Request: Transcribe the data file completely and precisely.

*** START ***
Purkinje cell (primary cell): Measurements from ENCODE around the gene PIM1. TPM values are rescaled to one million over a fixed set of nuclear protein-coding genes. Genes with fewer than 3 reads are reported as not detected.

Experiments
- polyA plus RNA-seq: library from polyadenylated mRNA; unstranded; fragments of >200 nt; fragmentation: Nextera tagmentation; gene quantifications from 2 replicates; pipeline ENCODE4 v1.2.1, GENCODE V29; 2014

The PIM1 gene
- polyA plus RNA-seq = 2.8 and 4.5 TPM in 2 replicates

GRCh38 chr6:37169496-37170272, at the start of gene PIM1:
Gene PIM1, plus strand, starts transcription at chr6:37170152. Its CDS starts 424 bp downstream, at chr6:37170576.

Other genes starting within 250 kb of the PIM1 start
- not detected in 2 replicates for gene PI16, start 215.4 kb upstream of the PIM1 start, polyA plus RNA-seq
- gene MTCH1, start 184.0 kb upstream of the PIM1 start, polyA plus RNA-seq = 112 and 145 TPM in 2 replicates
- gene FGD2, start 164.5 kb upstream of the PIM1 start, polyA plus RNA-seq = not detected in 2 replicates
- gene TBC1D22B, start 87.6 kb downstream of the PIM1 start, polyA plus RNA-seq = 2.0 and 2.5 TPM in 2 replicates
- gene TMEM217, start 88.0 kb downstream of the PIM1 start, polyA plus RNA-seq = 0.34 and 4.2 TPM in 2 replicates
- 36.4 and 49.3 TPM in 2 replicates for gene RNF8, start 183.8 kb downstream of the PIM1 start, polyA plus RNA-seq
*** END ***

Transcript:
Purkinje cell (primary cell): Measurements from ENCODE around the gene PIM1. TPM values are rescaled to one million over a fixed set of nuclear protein-coding genes. Genes with fewer than 3 reads are reported as not detected.

Experiments
- polyA plus RNA-seq: library from polyadenylated mRNA; unstranded; fragments of >200 nt; fragmentation: Nextera tagmentation; gene quantifications from 2 replicates; pipeline ENCODE4 v1.2.1, GENCODE V29; 2014

The PIM1 gene
- polyA plus RNA-seq = 2.8 and 4.5 TPM in 2 replicates

GRCh38 chr6:37169496-37170272, at the start of gene PIM1:
Gene PIM1, plus strand, starts transcription at chr6:37170152. Its CDS starts 424 bp downstream, at chr6:37170576.

Other genes starting within 250 kb of the PIM1 start
- not detected in 2 replicates for gene PI16, start 215.4 kb upstream of the PIM1 start, polyA plus RNA-seq
- gene MTCH1, start 184.0 kb upstream of the PIM1 start, polyA plus RNA-seq = 112 and 145 TPM in 2 replicates
- gene FGD2, start 164.5 kb upstream of the PIM1 start, polyA plus RNA-seq = not detected in 2 replicates
- gene TBC1D22B, start 87.6 kb downstream of the PIM1 start, polyA plus RNA-seq = 2.0 and 2.5 TPM in 2 replicates
- gene TMEM217, start 88.0 kb downstream of the PIM1 start, polyA plus RNA-seq = 0.34 and 4.2 TPM in 2 replicates
- 36.4 and 49.3 TPM in 2 replicates for gene RNF8, start 183.8 kb downstream of the PIM1 start, polyA plus RNA-seq